The United States and its Arab allies had entered Syrian airspace for the first time since 2011, bombing fourteen Islamic State targets in the area. US Rear Admiral John Kirby, Spokesperson for the Pentagon, said that several IS structures, including training camps, munitions and explosives manufacturing centre, command centres and vehicle bays have been destroyed.
Rear Admiral Kirby also confirmed destroying several infrastructures of an al-Qaeda splinter group called the Khorasan, composed of al-Qaeda veterans.
Saudi Arabia, United Arab Emirates, Bahrain, and Jordan have all participated in the airstrikes. The UAE, a close ally of the United States, had also played a role as the home base of the French Rafale Fighters Paris has has used to destroy several IS structures in Northern Iraq.
All four Arab countries are opposed to Syrian President Bashar al-Assad, but they have also feared the fighters, who were once part of the Syrian opposition, that they have indirectly sponsored and trained.
Since August 8, the United States had launched 190 air strikes this year. US President Barack Obama said that “Anyone who threatens the United States and will do America harm will find no safe haven in any part of the world.”
Turkey, a close Middle East ally of the United States, had also confirmed it would provide military or logistical backing. Turkey was also alarmed after a Kurdish border town came into attack from the extremist group.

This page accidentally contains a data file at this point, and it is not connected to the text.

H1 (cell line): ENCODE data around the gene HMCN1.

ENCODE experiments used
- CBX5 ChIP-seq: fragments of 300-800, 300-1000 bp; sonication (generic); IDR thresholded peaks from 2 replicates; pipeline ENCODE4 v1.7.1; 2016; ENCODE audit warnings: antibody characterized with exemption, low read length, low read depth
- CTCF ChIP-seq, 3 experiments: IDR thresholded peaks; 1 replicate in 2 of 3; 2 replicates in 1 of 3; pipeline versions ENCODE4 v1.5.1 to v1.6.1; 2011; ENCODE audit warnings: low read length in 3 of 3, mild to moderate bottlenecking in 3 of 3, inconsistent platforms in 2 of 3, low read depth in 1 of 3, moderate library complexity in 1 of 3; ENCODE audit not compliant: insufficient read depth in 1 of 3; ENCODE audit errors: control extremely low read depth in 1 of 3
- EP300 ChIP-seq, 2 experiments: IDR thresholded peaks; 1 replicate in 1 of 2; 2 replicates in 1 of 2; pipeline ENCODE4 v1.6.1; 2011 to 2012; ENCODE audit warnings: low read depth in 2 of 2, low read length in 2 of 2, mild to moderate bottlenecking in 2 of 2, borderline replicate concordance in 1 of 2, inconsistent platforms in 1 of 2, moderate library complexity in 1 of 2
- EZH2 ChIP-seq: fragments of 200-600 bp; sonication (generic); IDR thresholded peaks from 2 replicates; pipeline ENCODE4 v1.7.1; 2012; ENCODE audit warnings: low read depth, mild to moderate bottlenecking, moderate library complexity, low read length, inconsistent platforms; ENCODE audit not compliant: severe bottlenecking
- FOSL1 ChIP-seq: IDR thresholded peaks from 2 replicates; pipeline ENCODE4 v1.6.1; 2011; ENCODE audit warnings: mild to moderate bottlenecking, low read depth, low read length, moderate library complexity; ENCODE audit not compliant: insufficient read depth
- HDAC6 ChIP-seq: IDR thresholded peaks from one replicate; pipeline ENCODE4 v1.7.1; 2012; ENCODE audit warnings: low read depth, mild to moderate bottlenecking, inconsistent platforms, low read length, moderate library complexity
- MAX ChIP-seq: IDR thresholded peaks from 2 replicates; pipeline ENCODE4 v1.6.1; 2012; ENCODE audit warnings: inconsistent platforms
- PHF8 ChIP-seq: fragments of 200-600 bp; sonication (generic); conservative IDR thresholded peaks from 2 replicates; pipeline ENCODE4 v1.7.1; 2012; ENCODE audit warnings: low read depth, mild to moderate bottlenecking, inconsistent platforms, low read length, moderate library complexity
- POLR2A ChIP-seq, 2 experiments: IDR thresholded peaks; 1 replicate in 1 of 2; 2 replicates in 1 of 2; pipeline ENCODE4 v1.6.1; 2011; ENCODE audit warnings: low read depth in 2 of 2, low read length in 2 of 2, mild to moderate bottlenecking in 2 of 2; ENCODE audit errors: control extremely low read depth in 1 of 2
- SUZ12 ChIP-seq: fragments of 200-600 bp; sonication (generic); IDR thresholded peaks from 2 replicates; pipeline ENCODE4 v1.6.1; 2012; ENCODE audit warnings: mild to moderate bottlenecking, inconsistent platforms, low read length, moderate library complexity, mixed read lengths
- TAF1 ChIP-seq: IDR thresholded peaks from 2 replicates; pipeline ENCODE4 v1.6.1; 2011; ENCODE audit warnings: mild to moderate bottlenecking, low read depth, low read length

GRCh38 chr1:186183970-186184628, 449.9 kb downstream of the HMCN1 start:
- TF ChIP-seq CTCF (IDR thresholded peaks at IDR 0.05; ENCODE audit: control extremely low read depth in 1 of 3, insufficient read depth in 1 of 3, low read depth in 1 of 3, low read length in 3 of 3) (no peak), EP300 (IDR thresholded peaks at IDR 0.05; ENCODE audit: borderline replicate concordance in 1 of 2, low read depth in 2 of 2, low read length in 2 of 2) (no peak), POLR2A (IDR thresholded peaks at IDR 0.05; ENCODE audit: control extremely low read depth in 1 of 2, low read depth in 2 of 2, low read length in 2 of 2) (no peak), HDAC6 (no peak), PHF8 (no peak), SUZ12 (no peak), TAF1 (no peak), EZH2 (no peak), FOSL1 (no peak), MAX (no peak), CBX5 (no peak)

With no means to attack the United States’ air strikes that had damaged their military operations heavily, the Islamic State or IS takes to information warfare in the internet to terrorise the West’s sentiments against the actions of the United States. The IS had released an unverified video showing the beheading of another American freelance journalist Steven Joel Sotloff.
US intelligence agencies are still investigating if the video is authentic. Meanwhile, leaders of France and Britain had condemned the act to “savage barbarism” that truly shows IS must be stopped at all costs.
Political analysts said that Sotloff’s beheading is an important reference as the IS are changing tactics. By terrorising people in a democratic society who have the power to stop their government’s actions forcefully, they could discourage the US air strikes they could not battle from the ground.
The IS had threatened to kill a British hostage named David Haines if the US continued with its airstrikes. Meanwhile, Britain, while using supply and food airdrops for Iraq and Kurdish ground forces, is yet to participate in a military airstrike. British Prime Minister David Cameron is in talks with the family of the victim and his security cabinet to assess the situation, according to an anonymous senior official.
Earlier after the beheading of James Foley, another American freelance journalist, Sotloff’s mother Shirley Sotloff had appealed to Islamic State Caliphate Abu Bakr al-Baghdadi to release her son.